Subject: Re: v6 (was Re: -current sendmail cancer in IPv4-only kernel)
To: Perry E. Metzger <email@example.com>
From: Greywolf <firstname.lastname@example.org>
Date: 05/08/2000 08:59:23
On 8 May 2000, Perry E. Metzger wrote:
# Greywolf <email@example.com> writes:
# > I have a serious question for the v6 pundits. If we DON'T go to IPv6,
# > we run a serious risk of actually running out of IP addresses. Are
# > we going to turn to bi-level NAT, or N-level NAT, or are we going to
# > do something _sensible_?
# The only thing you *can* do is N level NAT, and it doesn't work very
By the way, folks, I don't think this was made very clear on my part:
The "something _sensible_" to which I allude is open-ended -- it could
be IPv6, it could be something else. Someone questioned ATM, ISO OSI
and some other stuff, so I have some questions regarding them.
1. Do ATM or ISO OSI attempt to deal with the limited address space in
which we currently live?
2. Are we not running the ISO stack in networking right now? I thought
the "old" TCP/IP stack had already been phased out (I can hear it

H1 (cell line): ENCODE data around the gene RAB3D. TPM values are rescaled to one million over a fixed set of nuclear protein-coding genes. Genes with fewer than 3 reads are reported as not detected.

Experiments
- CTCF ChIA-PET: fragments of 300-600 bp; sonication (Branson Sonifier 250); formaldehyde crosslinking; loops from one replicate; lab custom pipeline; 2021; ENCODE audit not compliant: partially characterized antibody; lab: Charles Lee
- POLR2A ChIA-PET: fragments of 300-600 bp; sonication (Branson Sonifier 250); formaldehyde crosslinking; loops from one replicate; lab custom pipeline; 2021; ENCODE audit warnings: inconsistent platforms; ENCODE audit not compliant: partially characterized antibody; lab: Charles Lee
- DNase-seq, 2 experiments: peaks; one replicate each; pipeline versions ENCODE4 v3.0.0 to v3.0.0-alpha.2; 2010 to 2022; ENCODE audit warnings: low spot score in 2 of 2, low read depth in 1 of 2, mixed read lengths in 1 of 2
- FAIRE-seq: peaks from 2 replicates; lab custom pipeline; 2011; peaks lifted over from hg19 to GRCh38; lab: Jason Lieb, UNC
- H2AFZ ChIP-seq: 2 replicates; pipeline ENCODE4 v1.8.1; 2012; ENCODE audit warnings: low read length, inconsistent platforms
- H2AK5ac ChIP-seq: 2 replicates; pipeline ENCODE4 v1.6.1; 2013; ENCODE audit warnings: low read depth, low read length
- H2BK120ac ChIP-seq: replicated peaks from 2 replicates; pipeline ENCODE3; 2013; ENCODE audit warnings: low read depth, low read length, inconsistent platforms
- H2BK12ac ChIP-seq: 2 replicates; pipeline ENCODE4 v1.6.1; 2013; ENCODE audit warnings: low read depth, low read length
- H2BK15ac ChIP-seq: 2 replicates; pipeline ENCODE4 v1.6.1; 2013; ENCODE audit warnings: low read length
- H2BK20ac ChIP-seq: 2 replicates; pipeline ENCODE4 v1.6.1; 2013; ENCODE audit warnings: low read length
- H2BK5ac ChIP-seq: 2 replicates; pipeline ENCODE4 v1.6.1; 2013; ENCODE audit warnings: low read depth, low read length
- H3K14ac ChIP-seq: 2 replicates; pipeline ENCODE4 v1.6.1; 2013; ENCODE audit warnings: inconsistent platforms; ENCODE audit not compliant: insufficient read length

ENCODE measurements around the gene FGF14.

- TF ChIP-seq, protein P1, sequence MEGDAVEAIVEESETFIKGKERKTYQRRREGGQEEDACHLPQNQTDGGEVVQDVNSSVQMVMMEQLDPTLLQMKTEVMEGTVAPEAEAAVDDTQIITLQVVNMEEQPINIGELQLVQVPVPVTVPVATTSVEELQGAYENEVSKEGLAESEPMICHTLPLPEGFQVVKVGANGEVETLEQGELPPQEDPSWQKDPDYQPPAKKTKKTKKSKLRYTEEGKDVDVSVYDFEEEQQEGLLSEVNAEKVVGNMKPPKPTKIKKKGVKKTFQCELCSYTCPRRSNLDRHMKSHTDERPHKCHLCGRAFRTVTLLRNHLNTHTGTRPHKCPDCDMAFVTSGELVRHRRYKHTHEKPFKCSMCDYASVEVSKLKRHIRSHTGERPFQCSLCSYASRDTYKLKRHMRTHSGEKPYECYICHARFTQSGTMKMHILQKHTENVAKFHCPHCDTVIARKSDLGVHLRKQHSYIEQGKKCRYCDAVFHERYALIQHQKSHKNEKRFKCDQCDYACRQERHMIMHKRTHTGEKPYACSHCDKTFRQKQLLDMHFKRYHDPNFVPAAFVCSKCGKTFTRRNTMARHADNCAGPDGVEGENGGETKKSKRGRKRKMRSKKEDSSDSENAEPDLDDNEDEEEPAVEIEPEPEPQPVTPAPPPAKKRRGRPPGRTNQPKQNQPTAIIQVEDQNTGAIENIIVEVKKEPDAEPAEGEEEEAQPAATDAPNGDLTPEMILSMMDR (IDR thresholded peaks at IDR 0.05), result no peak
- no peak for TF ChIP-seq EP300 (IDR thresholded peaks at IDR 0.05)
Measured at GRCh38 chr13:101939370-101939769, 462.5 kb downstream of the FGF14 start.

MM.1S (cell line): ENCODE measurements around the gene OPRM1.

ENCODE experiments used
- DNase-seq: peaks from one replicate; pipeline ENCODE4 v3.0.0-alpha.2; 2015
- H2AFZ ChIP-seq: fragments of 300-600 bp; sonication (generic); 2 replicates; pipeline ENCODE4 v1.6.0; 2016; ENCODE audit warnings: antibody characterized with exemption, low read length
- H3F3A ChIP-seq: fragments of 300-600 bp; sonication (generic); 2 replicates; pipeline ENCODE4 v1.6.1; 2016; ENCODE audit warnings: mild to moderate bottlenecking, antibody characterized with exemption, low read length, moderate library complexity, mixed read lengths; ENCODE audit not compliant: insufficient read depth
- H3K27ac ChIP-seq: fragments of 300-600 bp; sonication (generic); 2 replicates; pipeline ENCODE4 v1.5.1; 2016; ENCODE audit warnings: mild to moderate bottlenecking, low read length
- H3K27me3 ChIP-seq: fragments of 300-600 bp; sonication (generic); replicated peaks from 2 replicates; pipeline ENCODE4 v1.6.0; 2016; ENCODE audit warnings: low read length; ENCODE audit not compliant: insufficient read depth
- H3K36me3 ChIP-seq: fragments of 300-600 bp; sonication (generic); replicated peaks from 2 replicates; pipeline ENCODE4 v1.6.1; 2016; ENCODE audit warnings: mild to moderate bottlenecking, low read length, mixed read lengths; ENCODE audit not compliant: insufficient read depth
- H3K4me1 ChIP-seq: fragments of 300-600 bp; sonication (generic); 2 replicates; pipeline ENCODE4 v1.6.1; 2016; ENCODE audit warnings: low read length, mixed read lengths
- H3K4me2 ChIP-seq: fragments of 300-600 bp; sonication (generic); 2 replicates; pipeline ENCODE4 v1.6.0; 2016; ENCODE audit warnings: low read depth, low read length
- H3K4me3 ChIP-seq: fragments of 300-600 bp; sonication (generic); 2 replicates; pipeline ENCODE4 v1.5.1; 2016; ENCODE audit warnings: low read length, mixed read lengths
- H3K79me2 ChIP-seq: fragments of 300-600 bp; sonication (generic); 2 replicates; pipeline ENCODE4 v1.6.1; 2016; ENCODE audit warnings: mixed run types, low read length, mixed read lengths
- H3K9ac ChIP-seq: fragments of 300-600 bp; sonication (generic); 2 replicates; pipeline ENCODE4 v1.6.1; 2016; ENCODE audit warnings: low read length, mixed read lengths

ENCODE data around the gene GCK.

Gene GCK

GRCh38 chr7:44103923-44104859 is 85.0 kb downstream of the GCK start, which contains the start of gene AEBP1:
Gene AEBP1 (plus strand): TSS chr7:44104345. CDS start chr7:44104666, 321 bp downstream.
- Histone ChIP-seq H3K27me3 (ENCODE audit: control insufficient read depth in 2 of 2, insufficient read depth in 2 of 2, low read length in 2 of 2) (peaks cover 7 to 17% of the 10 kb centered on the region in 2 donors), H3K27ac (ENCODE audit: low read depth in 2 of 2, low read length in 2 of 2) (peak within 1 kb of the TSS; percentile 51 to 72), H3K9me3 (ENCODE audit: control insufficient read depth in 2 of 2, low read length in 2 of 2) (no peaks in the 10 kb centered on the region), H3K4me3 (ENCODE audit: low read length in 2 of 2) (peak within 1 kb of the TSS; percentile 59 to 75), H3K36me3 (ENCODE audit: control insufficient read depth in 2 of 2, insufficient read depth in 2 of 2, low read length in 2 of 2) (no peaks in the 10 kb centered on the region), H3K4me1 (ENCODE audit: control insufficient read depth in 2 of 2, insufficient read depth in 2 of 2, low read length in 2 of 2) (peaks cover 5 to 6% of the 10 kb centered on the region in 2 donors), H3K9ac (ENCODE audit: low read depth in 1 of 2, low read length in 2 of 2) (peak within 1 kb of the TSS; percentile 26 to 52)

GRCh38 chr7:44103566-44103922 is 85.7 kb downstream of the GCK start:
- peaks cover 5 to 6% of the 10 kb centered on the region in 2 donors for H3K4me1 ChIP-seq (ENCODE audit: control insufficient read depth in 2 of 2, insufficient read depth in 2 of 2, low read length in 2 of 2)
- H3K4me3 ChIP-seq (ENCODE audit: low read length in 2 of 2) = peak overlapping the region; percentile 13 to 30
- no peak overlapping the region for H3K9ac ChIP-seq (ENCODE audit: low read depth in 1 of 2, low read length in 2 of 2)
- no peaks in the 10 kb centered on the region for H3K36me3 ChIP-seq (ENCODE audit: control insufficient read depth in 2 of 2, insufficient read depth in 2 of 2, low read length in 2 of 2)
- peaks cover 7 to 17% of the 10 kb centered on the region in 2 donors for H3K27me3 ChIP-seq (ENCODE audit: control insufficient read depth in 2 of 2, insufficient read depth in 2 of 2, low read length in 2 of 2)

already: "Gods, NO! Where have you been?"). Never mind :-)
Just as well. The ISO stack is really a nine-layer model with
"Bureaucracy" and "Finance" as the top two layers in the stack...
And given that IPv6 is the only one that appears to me to be dealing with
address space issues, and the only one which is really being pushed out
there, I'm placing my bet on IPv6. It's probably better thought out
than either of the other two mentioned.
# > What we could stand is someone like Cisco or Nortel, one o' them Big
# > Gunnish type guys, to come out with routers and switches which handle
# > IPv6 natively.
# They do already. The latest Nortel firmware handles v6, and Cisco is
# now starting to ship v6 production firmware for many of their routers.
I think I may win that bet.
Of course it runs BSD.